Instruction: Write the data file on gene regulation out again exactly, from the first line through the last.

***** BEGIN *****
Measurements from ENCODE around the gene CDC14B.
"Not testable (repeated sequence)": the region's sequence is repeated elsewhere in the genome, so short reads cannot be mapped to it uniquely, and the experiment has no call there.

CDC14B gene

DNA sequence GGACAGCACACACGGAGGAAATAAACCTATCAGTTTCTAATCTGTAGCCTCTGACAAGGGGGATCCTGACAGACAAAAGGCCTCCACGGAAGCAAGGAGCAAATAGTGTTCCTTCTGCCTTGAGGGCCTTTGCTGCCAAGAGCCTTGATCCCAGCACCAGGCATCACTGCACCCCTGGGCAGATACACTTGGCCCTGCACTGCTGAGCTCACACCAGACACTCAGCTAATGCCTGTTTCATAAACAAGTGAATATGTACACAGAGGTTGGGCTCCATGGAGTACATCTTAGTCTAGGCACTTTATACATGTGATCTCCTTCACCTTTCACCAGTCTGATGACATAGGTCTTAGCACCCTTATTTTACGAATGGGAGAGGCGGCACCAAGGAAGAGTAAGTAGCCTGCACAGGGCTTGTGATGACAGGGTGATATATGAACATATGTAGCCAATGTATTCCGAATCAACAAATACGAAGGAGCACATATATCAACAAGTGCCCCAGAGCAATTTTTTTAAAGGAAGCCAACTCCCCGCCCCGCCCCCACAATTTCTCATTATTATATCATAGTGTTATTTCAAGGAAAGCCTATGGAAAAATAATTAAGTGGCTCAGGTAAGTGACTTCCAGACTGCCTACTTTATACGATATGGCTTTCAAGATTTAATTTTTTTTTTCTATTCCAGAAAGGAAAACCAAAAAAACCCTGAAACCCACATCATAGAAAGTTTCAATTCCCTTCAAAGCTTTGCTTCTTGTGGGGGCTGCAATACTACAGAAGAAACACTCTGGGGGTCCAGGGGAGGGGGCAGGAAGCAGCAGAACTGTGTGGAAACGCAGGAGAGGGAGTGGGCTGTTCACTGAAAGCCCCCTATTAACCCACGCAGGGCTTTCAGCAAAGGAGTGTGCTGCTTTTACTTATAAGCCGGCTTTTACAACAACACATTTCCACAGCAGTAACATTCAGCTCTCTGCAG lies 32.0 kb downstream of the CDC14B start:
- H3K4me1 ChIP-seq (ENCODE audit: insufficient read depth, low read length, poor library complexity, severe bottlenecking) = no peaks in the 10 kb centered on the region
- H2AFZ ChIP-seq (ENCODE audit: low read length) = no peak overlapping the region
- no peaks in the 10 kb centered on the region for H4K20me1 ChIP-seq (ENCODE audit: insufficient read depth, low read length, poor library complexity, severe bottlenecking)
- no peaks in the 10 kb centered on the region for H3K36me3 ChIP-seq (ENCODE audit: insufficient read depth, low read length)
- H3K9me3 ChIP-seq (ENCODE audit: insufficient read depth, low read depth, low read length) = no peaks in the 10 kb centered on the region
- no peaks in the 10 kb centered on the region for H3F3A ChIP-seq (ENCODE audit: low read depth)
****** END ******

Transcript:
Measurements from ENCODE around the gene CDC14B.
"Not testable (repeated sequence)": the region's sequence is repeated elsewhere in the genome, so short reads cannot be mapped to it uniquely, and the experiment has no call there.

CDC14B gene

DNA sequence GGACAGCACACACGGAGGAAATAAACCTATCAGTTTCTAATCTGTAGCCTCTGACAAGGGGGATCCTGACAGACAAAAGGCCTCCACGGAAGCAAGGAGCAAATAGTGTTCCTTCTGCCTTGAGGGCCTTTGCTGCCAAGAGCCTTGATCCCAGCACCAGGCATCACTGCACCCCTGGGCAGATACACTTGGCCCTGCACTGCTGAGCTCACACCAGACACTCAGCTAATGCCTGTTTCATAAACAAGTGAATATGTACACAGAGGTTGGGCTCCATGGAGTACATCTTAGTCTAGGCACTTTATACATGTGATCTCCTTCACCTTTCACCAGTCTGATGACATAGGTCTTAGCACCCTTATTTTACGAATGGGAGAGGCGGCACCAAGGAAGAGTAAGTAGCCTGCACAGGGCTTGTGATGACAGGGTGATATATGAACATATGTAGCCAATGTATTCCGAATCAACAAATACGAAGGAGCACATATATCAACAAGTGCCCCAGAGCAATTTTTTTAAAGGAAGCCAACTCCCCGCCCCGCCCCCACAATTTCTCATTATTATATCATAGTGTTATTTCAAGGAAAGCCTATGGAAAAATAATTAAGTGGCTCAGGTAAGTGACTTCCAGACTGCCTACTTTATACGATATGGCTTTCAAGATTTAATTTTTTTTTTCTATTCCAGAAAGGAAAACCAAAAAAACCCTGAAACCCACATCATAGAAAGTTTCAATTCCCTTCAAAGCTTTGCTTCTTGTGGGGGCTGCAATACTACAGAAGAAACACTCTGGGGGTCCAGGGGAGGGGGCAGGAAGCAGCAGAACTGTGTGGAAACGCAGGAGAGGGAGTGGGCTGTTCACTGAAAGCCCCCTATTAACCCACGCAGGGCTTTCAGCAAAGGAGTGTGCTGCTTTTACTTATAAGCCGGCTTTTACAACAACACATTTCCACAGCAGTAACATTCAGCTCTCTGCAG lies 32.0 kb downstream of the CDC14B start:
- H3K4me1 ChIP-seq (ENCODE audit: insufficient read depth, low read length, poor library complexity, severe bottlenecking) = no peaks in the 10 kb centered on the region
- H2AFZ ChIP-seq (ENCODE audit: low read length) = no peak overlapping the region
- no peaks in the 10 kb centered on the region for H4K20me1 ChIP-seq (ENCODE audit: insufficient read depth, low read length, poor library complexity, severe bottlenecking)
- no peaks in the 10 kb centered on the region for H3K36me3 ChIP-seq (ENCODE audit: insufficient read depth, low read length)
- H3K9me3 ChIP-seq (ENCODE audit: insufficient read depth, low read depth, low read length) = no peaks in the 10 kb centered on the region
- no peaks in the 10 kb centered on the region for H3F3A ChIP-seq (ENCODE audit: low read depth)